But there is more.
The contents of the Book of Revelation is not only impressed by this mention of reward and of punishment. It is also impressed by a dire threat to those who assume an unbelieving attitude toward the contents of this book. This we find in verses 18 and 19: "For I testify unto every man that heareth the words of the prophecy of this book, If any man shall add unto these things, God shall add unto him the plagues that are written in this book: And if any man shall take away from the words of the book of this prophecy, God shall take away his part out of the book of life, and out of the holy city, and from the things which are written in this book." In these words there is a very serious warning, a warning which is based upon and which proceeds from the truth and faithfulness of the sayings of the prophecy of this book.
Surely, what is said in these verses does not apply to the imperfect understanding of believers. After all, the words of the book remain a prophecy, with all the difficulties of interpretation contained in it. We realize clearly our own feebleness in understanding perfectly all that is implied in this prophecy. No, the words refer to a conscious attitude of unbelief. They are addressed to him that heareth the words of this prophecy, who therefore becomes acquainted with its contents. He can change the book so as to suit his own fancy and his own purpose, so that after all the kingdom of the world is confused with the kingdom of God in Christ. He can do that by adding to the book or by detracting from it. The book can indeed be so augmented and can be so abridged that the light of the truth of this prophecy is bedimmed, and so that particularly the truth that Jesus is coming is deliberately corrupted and denied.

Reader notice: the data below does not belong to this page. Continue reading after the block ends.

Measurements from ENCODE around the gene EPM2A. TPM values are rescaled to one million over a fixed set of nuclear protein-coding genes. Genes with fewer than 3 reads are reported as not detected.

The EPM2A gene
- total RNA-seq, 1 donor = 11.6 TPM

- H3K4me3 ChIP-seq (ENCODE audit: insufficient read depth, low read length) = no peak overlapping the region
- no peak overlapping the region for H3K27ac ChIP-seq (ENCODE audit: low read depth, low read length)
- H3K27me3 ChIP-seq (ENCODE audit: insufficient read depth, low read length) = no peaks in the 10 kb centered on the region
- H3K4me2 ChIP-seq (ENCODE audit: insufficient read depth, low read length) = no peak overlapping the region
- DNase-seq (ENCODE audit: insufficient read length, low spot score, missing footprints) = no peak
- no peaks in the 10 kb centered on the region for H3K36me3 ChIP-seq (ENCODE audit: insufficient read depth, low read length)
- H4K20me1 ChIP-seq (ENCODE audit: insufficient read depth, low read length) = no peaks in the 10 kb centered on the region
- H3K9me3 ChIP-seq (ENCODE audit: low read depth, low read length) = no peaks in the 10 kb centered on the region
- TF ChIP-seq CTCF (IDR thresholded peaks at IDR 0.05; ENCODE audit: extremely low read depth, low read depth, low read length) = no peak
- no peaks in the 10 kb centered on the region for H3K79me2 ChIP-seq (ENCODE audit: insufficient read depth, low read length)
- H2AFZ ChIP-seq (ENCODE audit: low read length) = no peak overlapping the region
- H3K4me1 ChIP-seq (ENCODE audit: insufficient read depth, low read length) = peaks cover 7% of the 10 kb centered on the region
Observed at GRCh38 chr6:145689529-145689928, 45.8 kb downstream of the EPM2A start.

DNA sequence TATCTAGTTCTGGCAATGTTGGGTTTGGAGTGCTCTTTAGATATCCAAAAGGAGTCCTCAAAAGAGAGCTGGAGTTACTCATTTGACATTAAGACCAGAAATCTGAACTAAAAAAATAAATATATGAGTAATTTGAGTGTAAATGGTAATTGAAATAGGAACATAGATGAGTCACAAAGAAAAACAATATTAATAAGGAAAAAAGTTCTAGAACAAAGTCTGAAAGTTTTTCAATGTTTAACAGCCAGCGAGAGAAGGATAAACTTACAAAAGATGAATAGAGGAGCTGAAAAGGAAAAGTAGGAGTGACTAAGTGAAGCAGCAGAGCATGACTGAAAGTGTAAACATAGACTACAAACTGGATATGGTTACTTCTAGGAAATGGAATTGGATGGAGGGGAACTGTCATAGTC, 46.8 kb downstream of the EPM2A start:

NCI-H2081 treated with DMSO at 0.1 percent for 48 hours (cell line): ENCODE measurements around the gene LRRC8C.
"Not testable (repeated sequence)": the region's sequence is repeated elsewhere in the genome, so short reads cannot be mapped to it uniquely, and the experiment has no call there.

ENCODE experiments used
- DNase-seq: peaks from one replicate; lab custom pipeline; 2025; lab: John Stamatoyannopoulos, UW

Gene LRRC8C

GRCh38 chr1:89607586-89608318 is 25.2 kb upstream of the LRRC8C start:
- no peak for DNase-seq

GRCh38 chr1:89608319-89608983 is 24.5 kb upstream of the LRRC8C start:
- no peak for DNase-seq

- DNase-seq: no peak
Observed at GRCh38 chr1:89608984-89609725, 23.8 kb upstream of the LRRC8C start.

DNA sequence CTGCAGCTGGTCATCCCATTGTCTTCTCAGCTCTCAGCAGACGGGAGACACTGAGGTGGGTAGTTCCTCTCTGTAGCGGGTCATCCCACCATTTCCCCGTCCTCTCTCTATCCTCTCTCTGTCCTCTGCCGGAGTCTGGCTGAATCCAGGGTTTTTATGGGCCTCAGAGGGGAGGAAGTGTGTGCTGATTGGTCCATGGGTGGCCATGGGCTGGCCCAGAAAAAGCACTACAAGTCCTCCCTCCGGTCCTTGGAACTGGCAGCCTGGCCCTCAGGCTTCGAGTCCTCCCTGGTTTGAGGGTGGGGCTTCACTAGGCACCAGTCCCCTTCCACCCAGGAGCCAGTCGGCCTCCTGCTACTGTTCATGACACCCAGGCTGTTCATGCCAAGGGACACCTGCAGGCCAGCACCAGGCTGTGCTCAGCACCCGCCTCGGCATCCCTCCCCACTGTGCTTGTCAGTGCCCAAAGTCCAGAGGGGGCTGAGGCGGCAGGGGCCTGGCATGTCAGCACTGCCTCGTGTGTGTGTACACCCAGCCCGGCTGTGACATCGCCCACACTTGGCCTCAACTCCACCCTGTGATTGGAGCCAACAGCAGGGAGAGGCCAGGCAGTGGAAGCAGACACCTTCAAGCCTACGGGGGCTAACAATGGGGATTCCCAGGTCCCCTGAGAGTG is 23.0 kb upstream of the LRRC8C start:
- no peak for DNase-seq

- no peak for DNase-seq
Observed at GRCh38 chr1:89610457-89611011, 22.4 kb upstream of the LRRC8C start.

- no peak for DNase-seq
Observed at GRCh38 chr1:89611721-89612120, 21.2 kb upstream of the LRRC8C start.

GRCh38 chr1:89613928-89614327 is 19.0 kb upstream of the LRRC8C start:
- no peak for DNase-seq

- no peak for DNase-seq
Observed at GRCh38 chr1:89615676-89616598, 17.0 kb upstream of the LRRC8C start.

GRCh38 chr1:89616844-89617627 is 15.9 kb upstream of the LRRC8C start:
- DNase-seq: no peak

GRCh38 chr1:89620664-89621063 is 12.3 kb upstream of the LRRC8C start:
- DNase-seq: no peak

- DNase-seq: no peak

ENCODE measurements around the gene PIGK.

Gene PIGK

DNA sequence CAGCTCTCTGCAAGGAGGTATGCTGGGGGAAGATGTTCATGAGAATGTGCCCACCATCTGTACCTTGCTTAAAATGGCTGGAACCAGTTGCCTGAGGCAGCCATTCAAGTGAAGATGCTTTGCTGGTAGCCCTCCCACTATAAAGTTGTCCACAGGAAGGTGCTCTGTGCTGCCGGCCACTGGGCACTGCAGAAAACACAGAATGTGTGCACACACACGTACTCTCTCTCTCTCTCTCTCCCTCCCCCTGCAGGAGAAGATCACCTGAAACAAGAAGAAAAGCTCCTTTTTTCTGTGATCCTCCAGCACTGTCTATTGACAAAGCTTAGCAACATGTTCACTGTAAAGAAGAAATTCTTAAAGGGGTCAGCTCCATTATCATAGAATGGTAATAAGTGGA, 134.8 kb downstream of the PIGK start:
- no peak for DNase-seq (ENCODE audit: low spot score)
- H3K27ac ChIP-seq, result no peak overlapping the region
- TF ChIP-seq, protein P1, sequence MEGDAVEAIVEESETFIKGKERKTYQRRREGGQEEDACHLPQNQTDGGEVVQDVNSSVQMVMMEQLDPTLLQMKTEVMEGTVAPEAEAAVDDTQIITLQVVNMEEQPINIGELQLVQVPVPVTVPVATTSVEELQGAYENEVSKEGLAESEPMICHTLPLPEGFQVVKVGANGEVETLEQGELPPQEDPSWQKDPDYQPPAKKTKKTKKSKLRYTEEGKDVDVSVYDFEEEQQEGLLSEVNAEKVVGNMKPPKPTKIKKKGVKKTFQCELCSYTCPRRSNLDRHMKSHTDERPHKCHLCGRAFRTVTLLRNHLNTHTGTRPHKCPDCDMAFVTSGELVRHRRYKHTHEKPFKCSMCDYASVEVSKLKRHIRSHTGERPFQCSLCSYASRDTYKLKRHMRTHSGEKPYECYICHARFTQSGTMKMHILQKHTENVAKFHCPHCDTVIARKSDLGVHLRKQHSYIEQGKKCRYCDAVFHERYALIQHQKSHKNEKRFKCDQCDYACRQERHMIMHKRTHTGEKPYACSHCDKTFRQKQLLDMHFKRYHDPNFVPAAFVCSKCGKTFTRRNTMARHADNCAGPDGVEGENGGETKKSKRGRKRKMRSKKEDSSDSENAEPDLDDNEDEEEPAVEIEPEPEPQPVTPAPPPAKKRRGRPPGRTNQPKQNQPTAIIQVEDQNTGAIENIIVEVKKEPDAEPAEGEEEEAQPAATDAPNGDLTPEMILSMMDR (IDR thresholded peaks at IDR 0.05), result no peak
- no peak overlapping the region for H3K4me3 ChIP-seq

The punishment which is threatened is, negatively, that he shall be deprived of his part in the book of life and of his part in the holy city and in all the things which are written in the book.